States should enact energy use caps to lock in efficiency gains

States should enact energy use caps to lock in efficiency gains

The following commentary was written by Chris McElroy, a PhD student studying ecological economics at the University of Vermont. See our commentary guidelines for more information.

Electrification and energy efficiency improvements promise comfortable lives with lower energy footprints. But U.S. energy consumption has not declined for the last 25 years, despite massive rollouts of energy efficiency standards, electrification laws, and hybrid and electric vehicle purchases.

The potential benefits of these technologies drove me to become an engineer and enter the solar manufacturing industry. While inside the industry, I repeatedly saw homeowners, lawmakers, and innovators treat the availability of cheap solar as an excuse to use more energy, not less. Since leaving the industry and researching sustainability, I’ve learned that this phenomenon is neither new nor specific to the solar industry: it’s called the Jevons Paradox.

In 1865, William Stanley Jevons noted that increasingly efficient steam engine designs were leading to increases in overall coal consumption, instead of decreases. Researchers have since found that the same effect applies to gasoline, electricity, computer processors, doctors, and any other factor of production. As production becomes more efficient, the number of things that are profitable to produce increases. This leads the economy to use more of a given resource as technology to process it becomes more efficient, unless there are external limits.

With the right policies, however, this overall increase can be prevented. California, for instance, has held its per-capita electricity use almost entirely steady from 1980 to 2020, despite major electrification. This was the result of careful policy measures that incentivized utilities to increase efficiency instead of increasing production. These incentives overcame the typical motivation to use more electricity as machines and appliances became more efficient. As families and businesses switch to energy-saving electric appliances, vehicles, and renewable energy, deliberate policy is necessary to ensure that the end result is an overall decrease in energy use.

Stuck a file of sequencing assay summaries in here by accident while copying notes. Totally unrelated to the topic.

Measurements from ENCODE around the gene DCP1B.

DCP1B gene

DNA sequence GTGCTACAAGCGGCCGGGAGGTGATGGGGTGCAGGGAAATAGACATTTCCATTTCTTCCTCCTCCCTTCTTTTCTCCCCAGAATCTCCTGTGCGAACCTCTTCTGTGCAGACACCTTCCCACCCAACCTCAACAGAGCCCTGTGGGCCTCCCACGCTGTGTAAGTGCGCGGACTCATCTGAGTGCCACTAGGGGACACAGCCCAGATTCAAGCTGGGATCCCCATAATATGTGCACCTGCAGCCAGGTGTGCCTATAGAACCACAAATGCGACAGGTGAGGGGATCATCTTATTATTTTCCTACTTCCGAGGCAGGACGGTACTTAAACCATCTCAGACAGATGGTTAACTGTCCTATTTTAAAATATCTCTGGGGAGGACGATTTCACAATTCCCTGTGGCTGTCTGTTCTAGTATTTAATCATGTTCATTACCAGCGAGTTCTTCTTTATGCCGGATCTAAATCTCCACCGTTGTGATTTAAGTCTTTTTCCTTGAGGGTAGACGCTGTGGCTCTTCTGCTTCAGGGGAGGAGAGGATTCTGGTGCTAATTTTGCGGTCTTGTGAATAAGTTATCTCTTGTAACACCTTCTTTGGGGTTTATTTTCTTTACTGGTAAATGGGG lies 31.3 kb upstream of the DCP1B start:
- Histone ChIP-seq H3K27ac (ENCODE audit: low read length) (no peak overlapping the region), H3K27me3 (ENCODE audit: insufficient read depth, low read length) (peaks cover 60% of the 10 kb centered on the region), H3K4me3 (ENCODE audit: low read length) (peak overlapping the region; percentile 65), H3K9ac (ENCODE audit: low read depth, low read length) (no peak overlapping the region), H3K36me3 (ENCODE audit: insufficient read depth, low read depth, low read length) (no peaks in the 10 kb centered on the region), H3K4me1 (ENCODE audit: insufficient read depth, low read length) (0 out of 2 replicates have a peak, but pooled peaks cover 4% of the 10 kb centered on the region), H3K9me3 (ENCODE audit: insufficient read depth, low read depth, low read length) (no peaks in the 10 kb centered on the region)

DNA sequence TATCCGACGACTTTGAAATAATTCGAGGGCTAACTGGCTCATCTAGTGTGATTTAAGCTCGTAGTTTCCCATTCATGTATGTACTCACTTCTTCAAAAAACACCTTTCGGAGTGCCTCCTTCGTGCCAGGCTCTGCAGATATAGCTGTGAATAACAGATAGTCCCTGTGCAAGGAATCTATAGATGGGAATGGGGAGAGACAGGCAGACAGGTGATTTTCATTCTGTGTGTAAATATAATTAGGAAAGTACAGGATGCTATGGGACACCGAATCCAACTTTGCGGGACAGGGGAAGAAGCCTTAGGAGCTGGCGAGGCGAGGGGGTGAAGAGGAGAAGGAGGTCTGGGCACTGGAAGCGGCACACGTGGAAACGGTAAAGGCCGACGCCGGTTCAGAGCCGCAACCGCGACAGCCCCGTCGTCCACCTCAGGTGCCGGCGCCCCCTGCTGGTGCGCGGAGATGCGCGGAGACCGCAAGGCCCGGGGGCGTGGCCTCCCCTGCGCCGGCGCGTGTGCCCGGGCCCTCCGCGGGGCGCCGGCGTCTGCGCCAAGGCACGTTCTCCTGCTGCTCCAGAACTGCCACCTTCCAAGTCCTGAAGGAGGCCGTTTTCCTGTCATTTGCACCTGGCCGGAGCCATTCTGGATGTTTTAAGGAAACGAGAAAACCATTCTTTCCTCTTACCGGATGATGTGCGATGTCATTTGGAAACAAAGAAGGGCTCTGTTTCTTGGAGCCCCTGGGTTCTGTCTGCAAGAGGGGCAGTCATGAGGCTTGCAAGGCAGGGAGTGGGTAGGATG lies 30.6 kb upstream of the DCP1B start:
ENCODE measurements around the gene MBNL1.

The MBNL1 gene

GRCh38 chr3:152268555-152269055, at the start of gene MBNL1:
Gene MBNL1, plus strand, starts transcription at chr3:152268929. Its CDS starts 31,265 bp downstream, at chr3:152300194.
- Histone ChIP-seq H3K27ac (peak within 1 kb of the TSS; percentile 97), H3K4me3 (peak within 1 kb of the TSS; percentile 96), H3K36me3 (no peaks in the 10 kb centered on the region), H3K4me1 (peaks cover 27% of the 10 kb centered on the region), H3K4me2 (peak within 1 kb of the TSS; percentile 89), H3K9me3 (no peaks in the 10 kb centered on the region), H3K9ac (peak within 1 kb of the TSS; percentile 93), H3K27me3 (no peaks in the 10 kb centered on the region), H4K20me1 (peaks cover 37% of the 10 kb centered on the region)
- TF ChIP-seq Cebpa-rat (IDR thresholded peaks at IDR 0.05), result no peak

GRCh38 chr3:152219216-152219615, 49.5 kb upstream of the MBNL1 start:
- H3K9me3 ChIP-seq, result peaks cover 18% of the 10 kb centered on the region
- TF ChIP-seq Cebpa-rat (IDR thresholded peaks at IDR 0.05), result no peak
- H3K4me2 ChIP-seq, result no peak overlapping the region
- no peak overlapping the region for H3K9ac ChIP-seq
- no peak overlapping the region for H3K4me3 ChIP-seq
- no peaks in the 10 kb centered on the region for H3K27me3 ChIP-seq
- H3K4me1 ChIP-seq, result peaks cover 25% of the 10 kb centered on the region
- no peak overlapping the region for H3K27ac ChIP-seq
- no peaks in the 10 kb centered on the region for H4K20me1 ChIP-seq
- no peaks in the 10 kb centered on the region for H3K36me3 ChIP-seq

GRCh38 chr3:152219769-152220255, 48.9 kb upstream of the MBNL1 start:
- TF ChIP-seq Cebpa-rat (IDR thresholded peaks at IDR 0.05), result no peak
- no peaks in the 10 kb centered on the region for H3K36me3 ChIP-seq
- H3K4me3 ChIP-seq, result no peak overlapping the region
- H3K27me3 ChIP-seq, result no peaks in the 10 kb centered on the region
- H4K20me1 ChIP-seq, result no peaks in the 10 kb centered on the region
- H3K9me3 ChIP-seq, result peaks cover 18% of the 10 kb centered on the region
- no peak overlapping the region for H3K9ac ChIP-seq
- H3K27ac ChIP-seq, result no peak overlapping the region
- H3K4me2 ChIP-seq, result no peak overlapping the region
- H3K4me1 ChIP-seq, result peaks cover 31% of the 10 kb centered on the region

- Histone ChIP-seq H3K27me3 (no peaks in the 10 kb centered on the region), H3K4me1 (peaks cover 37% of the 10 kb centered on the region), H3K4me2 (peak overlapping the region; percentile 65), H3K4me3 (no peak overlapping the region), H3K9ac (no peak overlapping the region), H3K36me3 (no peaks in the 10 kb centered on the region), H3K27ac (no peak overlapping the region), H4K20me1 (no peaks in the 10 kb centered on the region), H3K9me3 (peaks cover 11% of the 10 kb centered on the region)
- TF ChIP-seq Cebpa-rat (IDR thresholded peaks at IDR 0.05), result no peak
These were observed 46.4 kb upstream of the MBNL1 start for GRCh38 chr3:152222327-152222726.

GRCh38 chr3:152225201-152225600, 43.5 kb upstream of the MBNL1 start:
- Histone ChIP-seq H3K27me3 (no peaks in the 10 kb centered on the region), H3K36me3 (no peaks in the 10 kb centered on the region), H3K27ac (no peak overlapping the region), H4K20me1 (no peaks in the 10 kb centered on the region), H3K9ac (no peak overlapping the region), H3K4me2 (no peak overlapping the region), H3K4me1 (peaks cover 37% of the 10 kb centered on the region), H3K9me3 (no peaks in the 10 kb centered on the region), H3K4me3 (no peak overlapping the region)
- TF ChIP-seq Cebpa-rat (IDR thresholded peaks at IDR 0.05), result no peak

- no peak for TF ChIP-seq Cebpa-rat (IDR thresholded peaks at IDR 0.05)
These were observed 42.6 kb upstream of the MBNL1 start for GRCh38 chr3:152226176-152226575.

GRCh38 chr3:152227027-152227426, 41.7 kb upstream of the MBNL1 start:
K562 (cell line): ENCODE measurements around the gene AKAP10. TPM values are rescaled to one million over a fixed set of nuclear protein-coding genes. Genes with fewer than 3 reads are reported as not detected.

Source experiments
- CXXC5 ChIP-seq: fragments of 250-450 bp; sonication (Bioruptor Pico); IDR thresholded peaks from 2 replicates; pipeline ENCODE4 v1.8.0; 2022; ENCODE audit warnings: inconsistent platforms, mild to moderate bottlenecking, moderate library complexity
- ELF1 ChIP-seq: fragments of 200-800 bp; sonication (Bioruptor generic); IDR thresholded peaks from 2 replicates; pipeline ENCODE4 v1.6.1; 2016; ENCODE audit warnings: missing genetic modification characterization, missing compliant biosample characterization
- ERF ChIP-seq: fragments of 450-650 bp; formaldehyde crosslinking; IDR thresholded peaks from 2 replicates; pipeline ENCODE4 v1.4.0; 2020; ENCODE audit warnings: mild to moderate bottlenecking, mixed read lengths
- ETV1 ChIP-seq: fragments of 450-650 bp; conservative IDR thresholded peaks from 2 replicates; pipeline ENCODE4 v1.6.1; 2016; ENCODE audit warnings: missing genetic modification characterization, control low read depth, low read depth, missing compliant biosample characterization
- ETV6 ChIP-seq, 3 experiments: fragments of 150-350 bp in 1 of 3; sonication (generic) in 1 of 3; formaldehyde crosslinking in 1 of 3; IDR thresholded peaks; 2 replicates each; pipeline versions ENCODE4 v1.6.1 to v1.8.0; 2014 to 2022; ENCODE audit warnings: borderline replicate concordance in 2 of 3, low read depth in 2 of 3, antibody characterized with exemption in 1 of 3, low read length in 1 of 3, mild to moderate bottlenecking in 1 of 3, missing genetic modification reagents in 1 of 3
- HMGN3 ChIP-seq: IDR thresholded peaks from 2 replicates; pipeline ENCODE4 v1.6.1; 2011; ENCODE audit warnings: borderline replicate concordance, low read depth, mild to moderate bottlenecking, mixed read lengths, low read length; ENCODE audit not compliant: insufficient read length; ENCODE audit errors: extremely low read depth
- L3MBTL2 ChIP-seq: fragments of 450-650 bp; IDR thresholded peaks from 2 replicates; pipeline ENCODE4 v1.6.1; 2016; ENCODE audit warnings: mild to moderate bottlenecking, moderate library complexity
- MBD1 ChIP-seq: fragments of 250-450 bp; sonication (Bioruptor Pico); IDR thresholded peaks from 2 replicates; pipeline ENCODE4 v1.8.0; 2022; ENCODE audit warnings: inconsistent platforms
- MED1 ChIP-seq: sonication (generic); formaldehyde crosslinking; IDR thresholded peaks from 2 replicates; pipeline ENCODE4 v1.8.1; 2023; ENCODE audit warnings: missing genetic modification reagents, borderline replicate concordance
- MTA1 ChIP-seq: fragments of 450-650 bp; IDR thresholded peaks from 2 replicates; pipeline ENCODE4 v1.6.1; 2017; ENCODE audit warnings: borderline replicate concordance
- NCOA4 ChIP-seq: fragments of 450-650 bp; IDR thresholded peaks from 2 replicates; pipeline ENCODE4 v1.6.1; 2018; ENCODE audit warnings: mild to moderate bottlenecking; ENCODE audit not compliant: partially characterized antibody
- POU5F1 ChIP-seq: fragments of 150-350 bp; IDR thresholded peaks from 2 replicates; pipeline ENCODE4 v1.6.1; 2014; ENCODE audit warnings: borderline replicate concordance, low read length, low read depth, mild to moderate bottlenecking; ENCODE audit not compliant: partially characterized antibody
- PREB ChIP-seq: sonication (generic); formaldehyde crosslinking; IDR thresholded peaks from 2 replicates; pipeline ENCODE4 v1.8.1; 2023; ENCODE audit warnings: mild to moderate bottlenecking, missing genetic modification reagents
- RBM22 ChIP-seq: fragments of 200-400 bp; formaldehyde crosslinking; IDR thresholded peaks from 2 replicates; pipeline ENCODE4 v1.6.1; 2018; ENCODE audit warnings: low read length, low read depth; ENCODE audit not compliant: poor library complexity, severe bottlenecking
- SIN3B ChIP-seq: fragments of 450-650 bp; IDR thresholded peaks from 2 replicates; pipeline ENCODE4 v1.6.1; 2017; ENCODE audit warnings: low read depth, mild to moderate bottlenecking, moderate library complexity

States should enact caps on total per-capita energy use to lock in the benefits of efficiency gains over the coming decades. There is a clear precedent for doing so. After 25 years of unmet pollution reduction promises, the EPA enacted similar caps on daily pollution for states in the Chesapeake Bay watershed, called Total Maximum Daily Loads. These limits forced states to act decisively and make progress that — given prior failures — likely would not have been made otherwise. Given the 25 years of energy use stagnation in the U.S., similar caps could enable the U.S. to begin actually reducing its energy footprint.

The exact structure of these caps is important to avoid reductions in individuals’ quality of life or perverse incentives. The limits should decrease over time to match improvements in energy efficiency, and allow renewables to actually replace fossil fuels instead of becoming yet another power source. Energy allowances could be distributed equally to every resident of a state each year, and energy producers would then have to pay for the right to sell energy to consumers or businesses (in the form of electricity, gasoline, natural gas, or even propane). Similar markets already exist quite successfully for renewable energy certificates, or RECs.

This creates a strong incentive for companies and government organizations to lower their energy footprint, while also providing a consistent source of income for all state residents. The funds could be used by residents to help cover utility costs or even allow for otherwise rare solar projects in low-income communities.

Right now, non-fossil fuel energy production does not displace fossil fuel energy production. Efficiency improvements lead to increases in our energy footprint. These technological improvements, without external policy incentives, do not lead to the overall environmental benefits we desire. It is high time that the U.S. enacts policy that actually leads to the environmental and social changes we claim to want.

States should enact energy use caps to lock in efficiency gains is an article from Energy News Network, a nonprofit news service covering the clean energy transition. If you would like to support us please make a donation.

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